Take the second movement. The work as a whole has no designated key. This movement, as with the others, shows why as Sutherland accompanies her themes and melodies with chords from wholly different and unexpected keys. She creates a lot of extremely subtle but never stark harmonic tension. The pacing of this movement is delicious. She is in no hurry and allows the music to unfold blissfully and flow through varying states before a pronounced climax brings us back to that purple melody on the viola. She does all this without ever giving us too much of a good thing or ever losing sight of the bigger picture of the place of this movement in the work overall. Finally she delivers her mysterious masterstroke. Just as we are awaiting the denouement everything just stops and you are left hanging floating in mid air in an eternal moment pregnant with possibilities.
Next up we have another Australian quartet but this time one written by English composer Nicola LeFanu and one for a quartet of not strings but saxophones. This piece was inspired by a stay in the Australian outback but as LeFanu has a way with words in her genes I will let her set the scene:
great distances, great quiet; ancient trees standing in the white sand of a dry creek bed; groves of golden wattle, alive with birds; grey-green desert as far as the eye can see, broken by ranges of craggy hills; shapes ever-changing, in the shimmer of midday heat or the shadowy world of a moonlit night.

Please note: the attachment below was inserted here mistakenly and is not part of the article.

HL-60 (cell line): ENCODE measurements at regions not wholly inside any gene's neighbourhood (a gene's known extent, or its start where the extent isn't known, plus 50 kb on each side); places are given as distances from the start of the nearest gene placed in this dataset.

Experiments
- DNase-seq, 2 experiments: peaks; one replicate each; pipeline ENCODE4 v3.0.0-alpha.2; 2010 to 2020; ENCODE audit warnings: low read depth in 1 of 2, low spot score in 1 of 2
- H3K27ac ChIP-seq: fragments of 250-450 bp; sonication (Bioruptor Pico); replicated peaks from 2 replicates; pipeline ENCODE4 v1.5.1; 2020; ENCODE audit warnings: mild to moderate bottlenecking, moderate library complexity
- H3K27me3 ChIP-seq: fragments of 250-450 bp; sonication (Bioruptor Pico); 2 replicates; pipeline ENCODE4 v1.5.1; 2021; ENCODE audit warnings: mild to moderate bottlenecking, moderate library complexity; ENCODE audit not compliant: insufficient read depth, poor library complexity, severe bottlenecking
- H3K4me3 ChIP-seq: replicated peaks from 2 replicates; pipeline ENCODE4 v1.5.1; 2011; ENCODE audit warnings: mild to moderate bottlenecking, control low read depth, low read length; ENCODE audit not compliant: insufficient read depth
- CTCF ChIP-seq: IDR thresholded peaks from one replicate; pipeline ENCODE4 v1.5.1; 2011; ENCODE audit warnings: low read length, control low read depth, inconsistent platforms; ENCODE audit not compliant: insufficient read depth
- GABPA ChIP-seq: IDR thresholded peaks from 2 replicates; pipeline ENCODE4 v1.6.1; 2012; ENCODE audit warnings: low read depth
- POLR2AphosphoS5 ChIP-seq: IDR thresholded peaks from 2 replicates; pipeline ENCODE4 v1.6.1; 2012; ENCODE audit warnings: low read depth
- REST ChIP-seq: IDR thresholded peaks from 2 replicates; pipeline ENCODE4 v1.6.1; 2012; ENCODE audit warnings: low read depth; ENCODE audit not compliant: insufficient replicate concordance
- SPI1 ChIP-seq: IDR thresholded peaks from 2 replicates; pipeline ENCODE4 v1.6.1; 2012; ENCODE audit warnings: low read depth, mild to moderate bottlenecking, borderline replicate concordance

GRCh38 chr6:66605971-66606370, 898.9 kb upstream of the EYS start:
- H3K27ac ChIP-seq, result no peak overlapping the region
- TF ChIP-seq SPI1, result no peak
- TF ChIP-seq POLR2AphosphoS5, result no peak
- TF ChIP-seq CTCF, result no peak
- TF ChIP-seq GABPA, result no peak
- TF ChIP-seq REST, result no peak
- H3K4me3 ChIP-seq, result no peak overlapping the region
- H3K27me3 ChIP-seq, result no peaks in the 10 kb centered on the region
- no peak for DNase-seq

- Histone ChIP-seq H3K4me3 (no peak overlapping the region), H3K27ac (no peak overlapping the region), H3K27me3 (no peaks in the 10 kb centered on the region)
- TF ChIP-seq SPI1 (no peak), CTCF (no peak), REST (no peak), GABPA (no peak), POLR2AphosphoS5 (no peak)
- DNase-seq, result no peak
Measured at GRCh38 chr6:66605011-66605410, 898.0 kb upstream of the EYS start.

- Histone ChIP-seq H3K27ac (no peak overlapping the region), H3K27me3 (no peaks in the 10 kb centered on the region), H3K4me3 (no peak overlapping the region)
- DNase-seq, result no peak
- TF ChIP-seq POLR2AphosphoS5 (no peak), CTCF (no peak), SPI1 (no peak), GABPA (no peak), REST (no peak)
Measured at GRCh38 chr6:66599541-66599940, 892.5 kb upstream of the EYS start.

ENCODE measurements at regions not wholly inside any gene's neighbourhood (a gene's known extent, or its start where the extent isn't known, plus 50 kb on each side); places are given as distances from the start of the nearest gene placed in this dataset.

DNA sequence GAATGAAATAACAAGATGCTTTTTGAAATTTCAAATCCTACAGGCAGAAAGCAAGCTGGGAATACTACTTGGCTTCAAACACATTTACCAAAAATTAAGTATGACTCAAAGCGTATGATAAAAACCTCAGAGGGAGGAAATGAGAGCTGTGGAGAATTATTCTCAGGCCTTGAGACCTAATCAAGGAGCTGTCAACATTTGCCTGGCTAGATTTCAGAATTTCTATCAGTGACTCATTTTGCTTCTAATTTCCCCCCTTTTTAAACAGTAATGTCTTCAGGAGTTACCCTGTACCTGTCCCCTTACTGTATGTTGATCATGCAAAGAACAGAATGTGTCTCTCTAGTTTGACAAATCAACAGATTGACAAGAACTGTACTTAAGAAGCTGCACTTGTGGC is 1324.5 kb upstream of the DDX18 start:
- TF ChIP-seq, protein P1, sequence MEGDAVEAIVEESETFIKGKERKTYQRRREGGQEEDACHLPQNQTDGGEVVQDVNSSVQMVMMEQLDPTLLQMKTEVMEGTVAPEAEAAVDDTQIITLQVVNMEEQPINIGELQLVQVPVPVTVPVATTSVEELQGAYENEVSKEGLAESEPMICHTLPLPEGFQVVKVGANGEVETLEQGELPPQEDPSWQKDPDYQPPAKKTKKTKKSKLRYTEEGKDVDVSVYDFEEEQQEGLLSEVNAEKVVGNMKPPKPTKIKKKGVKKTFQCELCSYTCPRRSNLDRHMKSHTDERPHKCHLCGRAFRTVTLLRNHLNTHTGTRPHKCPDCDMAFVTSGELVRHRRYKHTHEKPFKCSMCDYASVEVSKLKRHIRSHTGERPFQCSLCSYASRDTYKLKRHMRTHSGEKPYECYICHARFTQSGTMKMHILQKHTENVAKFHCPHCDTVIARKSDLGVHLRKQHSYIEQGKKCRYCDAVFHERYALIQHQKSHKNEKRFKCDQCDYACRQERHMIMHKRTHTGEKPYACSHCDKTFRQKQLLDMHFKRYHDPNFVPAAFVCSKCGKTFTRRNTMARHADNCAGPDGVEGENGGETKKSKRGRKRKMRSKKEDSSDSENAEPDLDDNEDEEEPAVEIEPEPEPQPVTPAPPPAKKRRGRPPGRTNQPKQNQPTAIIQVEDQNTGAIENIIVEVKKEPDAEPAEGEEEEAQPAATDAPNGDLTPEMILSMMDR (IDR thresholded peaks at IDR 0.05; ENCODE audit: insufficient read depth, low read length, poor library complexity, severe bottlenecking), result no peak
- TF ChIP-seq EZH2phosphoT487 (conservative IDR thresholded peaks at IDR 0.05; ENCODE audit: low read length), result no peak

The sense of open vastness and unimaginable distance is what she most wonderfully evokes in this piece. Listening to it I am reminded of something that Tim Robinson – that great English cartographer and unique detailer and describer of the west of Ireland – said:
Somedays I feel I have truly seen things as they are when I am not there to see them.
There is an almost haunting atmosphere of stasis. To create a sense of things perceived through that 'shimmer of midday heat' there is a very deft employment of microtones to contrast with other diatonic passages for the world seen close up under that most unforgiving sunlight.
Staccato notes drip like sweat. The birds are here too in full squabbling voice. I have no idea if it is real or just a sonic mirage caused by straining my ears to hear far calls coming far in the 'shadowy world of a moonlit night' but there is a recurring melody in here in which I can't help but hear distant echoes of Ornette Coleman's Lonely Woman. LeFanu also has music in her genes but this is very much music of her own unique creation. In this recording the work is played by its dedicatees The Raschèr Quartet who in the world of saxual fourplay have a basically peerless pedigree.
Copyright © 21 May 2023